Doubtless single judge decisions may be faster and use the available man (and woman) power economically. Yet with regard to the undeniable and indispensable values of chamber decisions in certain cases it is not justified to blame them generally as a source of delay. Altogether the aforementioned mixed system of chamber and single judge decisions can be considered as an adequate and successful compromise between accuracy, acceleration, and acceptance of administrative jurisdiction.

5.2. Is there a specialisation of courts or of judges in your country ? Is it a way of avoiding delays?

Yes, we have 5 branches of jurisdiction in Germany (ordinary courts = civil and penal courts, labour courts and the above mentioned three administrative courts GAC, SAC, and FAC). Additionally also within the three administrative court branches mostly a specialisation takes place by charging chambers with specific subjects they have exclusively to deal with. 
Specialisation certainly contributes to avoiding delays, at least with bigger courts. However, the smaller a court is the more the advantages of specialisation will be diminished because of the numerous subjects, so that a regional competence of chambers may be at least equally effective because of the higher acquaintance of judges with special local conditions.

6. Inadequate procedural rules.
6.1. Are the procedural rules themselves creating delays, for instance by giving the parties too much time to answer?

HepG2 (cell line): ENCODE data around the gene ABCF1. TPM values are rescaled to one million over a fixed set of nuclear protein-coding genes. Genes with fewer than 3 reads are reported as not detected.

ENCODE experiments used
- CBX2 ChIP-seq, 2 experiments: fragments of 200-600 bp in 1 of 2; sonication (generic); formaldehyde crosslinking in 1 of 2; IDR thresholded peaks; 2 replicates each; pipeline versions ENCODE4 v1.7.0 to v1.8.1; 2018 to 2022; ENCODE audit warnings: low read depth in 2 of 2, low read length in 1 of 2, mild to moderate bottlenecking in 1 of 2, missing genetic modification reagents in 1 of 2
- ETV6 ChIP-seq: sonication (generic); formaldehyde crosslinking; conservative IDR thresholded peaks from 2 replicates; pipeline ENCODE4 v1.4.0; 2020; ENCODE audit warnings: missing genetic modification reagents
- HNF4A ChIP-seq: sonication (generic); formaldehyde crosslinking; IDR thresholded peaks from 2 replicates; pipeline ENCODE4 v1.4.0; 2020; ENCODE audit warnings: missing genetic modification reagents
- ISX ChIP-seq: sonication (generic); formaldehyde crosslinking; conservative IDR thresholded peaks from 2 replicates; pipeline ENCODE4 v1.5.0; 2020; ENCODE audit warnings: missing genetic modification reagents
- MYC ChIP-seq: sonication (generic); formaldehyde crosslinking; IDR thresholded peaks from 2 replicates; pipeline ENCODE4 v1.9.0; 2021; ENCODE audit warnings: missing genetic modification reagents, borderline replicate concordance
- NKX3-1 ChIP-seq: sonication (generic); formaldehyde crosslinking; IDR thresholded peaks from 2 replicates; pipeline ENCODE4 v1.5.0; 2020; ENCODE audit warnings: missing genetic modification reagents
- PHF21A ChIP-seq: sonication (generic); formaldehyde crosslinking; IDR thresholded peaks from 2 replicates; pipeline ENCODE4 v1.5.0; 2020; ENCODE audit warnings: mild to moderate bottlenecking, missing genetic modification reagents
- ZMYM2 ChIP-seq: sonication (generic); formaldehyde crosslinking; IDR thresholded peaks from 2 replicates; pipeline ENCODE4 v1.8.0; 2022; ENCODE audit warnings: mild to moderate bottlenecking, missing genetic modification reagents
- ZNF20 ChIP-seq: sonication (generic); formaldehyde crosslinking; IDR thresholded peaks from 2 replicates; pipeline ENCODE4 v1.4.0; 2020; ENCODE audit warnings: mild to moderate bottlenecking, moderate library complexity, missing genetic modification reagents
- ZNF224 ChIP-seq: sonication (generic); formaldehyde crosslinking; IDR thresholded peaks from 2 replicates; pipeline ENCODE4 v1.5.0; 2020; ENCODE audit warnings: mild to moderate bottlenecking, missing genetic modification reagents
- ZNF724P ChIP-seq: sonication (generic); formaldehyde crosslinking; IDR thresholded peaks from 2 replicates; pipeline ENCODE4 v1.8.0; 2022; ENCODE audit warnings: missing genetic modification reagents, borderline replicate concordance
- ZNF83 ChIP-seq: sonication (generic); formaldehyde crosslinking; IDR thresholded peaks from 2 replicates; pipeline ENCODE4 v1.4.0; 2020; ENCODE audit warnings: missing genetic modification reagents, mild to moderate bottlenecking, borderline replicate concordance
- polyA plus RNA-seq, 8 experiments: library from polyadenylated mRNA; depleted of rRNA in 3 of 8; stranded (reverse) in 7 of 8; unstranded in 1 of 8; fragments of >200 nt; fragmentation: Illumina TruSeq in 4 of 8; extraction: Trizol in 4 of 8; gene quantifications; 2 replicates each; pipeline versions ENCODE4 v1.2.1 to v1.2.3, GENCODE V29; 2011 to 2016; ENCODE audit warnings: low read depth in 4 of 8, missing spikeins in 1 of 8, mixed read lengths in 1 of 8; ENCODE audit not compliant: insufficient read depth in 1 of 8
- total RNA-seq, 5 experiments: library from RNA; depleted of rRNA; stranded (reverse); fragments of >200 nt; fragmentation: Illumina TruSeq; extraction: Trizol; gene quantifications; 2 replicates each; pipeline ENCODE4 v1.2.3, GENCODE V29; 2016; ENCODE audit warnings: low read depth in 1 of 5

6.2. Oral hearings - Are the proceedings in the administrative courts mainly in writing (percentage)? If there are possibilities for oral hearings, are these hearings, in your opinion, too many or too few? Has your country been criticized by the European Court of Human Rights for not holding oral hearings? What is happening in oral hearings (are they preponderantly devoted to take evidence (witnesses and experts) or to the question of law?

 A final oral hearing is mandatory unless the parties renounce it. Several oral hearings as to one case are the exception. In certain cases, however, it is promising at an early stage of the proceedings to summon the parties to a preliminary hearing before the reporting judge in order to reach an amicable court settlement. Even if the attempt to settle the case amicably fails the early discussion of factual and legal difficulties contributes to clarify the matter in dispute and at least prepares a final oral hearing before the chamber or the single judge. 

 There has been no criticism by the ECHR. 

 Taking evidence in oral hearings does not happen often. Oral hearings are mainly devoted to discuss factual and legal questions with the parties.

6.3. In order to accelerate proceedings, do you think that the using of witnesses and experts ought to be encouraged? Are witnesses heard by the courts themselves or by the administration during the previous administrative procedure? Does the court nominate experts of its own or does he usually just refer to the expertises ordered by the administration? Which kind of experts does the administration use (civil servants who are employees of the administration or independent experts)? Which kind of experts are nominated by the court? Who has to cover the costs of all these experts? Are there rulings concerning recovery of these costs if the administration or the party wins the case? Can such costs be covered for parties who enjoy themselves of legal aid.

Examining witnesses and experts is basically not a discretionary decision because of the inquisitorial principle applicable in administrative court proceedings. If necessary for establishing the legally relevant facts the court has to take the appropriate evidence. The court is empowered to nominate experts, but normally it does not because expertise delivered by the administration is sufficient. This way of getting evidence is mostly accepted by the parties because they do not have to pay for that expertise when losing the lawsuit.